Plenty of themes here too, mostly about childhood, and men’s reluctance to leave it behind. I saw this movie so many times, I had all the dialogue down at one point.

If I ever meet the Coens, I’m gonna recite it to them. They will love that, right...?

YOUNG FRANKENSTEIN (Mel Brooks, 1974)

I love this film, one of Mel Brook’s finest. Released the same year as Blazing Saddles, it was slightly overshadowed by its better looking cousin, but for me, this has much more going on. Shot in black & white, so as to parody the Hammer horror era, this movie is full of classic lines, sight gags and the odd chunk of ironic innuendo. As the title suggests, the story is an old one, but given the full Brooks treatment. A work of genius and for me, an education in how to present and pace a comedy movie.’

ON THE WATERFRONT (Elia Kazan, 1954)

This is considered a classic, and rightly so. I didn’t know that when I first saw it somewhere in the mid-’80s. I was always attracted to the atmosphere of black and white movies, especially those from the 1950s.

Once again, my introduction to this gem was by virtue of Radio Telefis Eireann. One Friday night I decided not to have underage pints and stayed home instead and caught this masterpiece for the first time. Beginning to end, I was glued. Great story throughout and the performances are the stuff of legend. Brando is superb. The scene with Rod Steiger in the back of the car has been celebrated to death, so I’m not gonna mention it. I just did. I shouldn’t have. I wouldn’t have if you had ha looked out for me.You shoulda looked out for me, just a little bit...

Oh dear.

The story of the waterfront, its workers’ struggle, the politics and the downright brutality form the central themes of this film. Supporting roles from Karl Malden, Eve Marie Saint (who I’d been introduced to via Lloyd Cole’s song Rattlesnakes) and the brilliant Lee J. Cobb helped make this movie one of the most brilliant ever made. In my opinion.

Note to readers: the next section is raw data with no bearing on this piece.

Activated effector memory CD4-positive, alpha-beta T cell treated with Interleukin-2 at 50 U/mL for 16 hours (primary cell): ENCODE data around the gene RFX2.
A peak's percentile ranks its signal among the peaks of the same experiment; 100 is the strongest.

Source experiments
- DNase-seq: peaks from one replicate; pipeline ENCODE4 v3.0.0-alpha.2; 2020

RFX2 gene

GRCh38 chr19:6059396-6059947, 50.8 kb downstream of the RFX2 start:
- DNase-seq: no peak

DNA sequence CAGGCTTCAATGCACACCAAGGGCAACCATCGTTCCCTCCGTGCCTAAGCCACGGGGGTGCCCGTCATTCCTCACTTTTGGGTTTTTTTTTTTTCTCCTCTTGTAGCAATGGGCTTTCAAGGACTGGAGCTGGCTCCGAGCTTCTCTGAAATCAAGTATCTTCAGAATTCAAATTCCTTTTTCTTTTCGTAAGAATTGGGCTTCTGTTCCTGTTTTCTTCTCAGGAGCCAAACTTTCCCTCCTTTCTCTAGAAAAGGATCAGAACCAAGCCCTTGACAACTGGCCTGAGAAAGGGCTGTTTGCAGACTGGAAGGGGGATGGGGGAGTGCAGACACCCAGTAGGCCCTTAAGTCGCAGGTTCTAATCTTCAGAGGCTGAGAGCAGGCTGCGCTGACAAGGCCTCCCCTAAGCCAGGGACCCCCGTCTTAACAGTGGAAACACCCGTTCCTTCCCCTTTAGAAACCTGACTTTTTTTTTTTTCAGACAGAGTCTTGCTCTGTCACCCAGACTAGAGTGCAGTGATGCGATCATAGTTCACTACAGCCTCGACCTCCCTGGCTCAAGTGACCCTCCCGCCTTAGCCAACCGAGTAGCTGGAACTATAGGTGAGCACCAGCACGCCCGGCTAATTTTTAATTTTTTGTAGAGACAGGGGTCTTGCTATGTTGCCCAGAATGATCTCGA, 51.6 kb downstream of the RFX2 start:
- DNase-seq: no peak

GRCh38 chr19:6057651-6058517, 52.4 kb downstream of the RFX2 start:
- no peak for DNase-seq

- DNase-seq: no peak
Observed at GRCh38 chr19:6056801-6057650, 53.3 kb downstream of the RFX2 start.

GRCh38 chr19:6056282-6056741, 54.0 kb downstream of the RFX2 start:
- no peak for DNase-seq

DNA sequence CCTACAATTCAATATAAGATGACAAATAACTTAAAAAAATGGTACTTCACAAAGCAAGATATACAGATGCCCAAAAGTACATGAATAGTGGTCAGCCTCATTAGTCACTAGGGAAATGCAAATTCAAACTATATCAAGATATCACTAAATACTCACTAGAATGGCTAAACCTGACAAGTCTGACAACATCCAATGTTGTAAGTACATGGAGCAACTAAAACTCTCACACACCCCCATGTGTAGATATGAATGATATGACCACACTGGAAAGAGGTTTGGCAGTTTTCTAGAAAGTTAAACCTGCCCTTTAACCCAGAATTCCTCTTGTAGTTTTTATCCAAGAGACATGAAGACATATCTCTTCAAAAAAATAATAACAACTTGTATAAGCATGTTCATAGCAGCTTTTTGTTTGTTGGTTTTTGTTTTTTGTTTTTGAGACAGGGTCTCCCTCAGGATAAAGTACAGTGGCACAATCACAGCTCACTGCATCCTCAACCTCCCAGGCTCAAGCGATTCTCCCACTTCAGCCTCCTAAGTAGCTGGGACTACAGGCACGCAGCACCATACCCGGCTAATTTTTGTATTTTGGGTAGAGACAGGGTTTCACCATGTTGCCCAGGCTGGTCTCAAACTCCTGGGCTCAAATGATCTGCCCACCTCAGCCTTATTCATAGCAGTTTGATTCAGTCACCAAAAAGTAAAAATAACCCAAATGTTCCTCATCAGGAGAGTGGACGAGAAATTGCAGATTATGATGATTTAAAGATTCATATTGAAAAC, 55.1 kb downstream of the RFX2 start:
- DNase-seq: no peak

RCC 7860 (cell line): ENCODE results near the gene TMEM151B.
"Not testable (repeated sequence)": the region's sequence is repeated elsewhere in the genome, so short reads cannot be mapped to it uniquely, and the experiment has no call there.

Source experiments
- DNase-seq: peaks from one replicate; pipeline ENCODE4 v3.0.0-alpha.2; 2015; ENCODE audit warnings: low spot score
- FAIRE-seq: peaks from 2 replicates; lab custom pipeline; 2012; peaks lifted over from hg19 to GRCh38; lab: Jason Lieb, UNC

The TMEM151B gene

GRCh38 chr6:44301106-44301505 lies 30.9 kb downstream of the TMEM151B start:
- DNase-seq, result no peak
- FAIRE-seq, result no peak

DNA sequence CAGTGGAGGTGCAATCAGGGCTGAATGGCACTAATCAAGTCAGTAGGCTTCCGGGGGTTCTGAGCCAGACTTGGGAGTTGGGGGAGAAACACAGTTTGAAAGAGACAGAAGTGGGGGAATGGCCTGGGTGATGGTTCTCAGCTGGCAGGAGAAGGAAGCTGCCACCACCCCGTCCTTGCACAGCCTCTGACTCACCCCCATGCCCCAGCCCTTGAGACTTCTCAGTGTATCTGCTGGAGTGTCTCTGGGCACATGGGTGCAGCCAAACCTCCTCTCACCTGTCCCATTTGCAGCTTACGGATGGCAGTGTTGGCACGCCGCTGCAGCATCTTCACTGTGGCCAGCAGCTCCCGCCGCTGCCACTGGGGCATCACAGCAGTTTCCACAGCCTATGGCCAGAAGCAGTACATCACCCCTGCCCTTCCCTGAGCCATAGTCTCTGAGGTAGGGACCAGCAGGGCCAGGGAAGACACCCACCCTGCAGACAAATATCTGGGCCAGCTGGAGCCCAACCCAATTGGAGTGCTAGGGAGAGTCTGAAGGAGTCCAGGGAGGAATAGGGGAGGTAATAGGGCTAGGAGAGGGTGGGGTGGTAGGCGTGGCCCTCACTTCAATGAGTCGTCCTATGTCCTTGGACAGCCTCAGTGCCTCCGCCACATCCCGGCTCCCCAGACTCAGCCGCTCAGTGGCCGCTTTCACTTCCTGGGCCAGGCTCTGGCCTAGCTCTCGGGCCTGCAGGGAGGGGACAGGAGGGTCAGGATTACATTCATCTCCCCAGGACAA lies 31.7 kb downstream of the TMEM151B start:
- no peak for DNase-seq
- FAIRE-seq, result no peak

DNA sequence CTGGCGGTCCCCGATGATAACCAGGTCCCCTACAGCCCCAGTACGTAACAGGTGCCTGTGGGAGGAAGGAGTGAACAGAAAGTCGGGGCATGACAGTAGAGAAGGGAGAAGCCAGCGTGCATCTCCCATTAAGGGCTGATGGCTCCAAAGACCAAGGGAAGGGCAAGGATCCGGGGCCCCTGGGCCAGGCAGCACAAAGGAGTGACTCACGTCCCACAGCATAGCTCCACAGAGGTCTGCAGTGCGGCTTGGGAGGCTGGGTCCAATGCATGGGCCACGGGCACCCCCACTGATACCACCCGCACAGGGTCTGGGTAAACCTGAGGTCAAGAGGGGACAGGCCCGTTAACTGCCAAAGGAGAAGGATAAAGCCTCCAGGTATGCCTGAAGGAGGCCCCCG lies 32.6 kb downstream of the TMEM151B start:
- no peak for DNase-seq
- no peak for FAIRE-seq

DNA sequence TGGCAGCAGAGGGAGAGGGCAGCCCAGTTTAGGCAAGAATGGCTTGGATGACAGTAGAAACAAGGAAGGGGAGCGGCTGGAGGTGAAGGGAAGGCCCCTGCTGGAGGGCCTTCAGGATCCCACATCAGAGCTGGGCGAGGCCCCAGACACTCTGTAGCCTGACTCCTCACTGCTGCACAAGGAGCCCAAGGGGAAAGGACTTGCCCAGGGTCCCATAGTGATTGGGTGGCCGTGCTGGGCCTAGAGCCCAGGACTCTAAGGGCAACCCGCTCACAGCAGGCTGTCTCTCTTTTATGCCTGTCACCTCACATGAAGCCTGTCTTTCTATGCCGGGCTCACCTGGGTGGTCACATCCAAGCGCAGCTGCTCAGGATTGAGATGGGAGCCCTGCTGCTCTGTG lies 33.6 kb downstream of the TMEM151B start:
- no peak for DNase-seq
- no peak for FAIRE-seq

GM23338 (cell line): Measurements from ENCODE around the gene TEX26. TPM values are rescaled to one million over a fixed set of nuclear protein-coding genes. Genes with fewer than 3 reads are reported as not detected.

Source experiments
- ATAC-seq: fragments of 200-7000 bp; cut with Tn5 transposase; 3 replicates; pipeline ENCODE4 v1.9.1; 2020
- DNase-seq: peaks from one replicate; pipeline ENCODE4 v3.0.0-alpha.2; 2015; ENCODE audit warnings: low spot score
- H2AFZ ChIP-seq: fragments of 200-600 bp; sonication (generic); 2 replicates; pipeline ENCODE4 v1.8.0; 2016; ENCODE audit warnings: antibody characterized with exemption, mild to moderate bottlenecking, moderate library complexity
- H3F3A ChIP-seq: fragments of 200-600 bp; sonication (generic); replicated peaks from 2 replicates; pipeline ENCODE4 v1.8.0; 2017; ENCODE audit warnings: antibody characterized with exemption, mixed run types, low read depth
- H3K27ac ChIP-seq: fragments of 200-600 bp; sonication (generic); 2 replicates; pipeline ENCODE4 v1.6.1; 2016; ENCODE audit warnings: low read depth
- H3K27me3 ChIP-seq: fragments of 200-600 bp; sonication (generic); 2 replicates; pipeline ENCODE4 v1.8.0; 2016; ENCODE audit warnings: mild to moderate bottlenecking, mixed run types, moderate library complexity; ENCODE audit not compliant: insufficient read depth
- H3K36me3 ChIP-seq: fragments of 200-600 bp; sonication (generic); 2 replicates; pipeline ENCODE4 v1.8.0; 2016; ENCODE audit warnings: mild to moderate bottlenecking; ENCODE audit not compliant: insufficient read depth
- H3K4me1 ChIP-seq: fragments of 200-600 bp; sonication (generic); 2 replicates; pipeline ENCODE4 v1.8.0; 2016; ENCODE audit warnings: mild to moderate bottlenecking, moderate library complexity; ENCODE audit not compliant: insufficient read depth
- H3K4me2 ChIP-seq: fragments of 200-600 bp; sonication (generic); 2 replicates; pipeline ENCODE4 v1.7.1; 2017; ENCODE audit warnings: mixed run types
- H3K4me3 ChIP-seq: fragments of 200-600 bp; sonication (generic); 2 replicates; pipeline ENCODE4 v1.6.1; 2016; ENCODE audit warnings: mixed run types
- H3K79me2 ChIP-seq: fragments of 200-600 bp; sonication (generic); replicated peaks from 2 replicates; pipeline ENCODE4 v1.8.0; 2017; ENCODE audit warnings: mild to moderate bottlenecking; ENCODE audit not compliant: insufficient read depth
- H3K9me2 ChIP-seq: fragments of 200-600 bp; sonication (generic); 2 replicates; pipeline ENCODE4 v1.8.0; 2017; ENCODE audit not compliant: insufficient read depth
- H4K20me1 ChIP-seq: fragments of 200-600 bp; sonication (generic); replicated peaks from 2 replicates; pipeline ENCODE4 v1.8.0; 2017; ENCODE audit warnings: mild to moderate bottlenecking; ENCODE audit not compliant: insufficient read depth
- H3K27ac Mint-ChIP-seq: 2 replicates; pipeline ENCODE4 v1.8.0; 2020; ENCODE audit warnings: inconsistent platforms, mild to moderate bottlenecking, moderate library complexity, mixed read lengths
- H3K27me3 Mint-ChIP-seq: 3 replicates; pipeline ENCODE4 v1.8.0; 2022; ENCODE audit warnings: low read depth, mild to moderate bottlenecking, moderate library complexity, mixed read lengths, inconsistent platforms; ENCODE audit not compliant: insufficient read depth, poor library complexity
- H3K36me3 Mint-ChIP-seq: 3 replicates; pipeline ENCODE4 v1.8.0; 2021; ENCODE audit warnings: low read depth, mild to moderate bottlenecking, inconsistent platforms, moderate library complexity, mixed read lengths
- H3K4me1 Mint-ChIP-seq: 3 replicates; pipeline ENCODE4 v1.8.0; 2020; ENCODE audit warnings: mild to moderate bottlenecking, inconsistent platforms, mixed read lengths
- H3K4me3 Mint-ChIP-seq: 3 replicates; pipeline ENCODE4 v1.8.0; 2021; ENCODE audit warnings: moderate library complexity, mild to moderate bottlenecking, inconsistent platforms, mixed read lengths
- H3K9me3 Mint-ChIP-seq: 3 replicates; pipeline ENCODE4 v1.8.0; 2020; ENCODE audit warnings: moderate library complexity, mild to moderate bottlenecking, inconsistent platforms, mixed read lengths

COMMUNION (Philippe Mora, 1989)

I said I didn’t like space films but ill make an exception in the case of this tale of alien abduction.

It’s possible it would have been a very boring film without Christopher Walken though, who is absolutely fantastic. Big question is, was he abducted or is he just off his head? I prefer to believe the latter as it makes for more comedy. If you take it seriously, it actually starts getting scary. There’s a scene on a bus where Mr Walken encounters a group of green-headed alien types and his reaction to it is just class. As he leaves the bus he addresses them as a schoolteacher might - “You people... are in for one hell of a surprise...”. I’d forgotten about this film until asked to do this article. I thank you, Paul, as now I’m gonna enjoy it all over again.

PULP FICTION (Quentin Tarantino, 1994)

Saw this when it was released here. Went alone to the cinema in Sligo on a Monday night. Was a little fond of the foaming ale at the time and as I remember I was suffering from the excesses of the weekend just past. I had a fiver left after buying the ticket, which I earmarked for a post movie ‘settler’.

Then the film started. From moment one, I was entranced. Couldn’t believe how fast and downright funny this movie was. So many stories weaved together, timelines all over the place and action all the way. And the soundtrack. Ah, here. Game over, as they say. Fell in love with the thing and still get romanced by it until this day. Pointless trying to pick a scene or a line from this - they’re all great.

Saw the movie Grease in the same spot in 1979 and as I left the cinema 15 years later, I remember thinking that John Travolta had certainly come a long way.

I went to the pub. I didn’t have a pint, I had a Ballygowan. That’s a good film.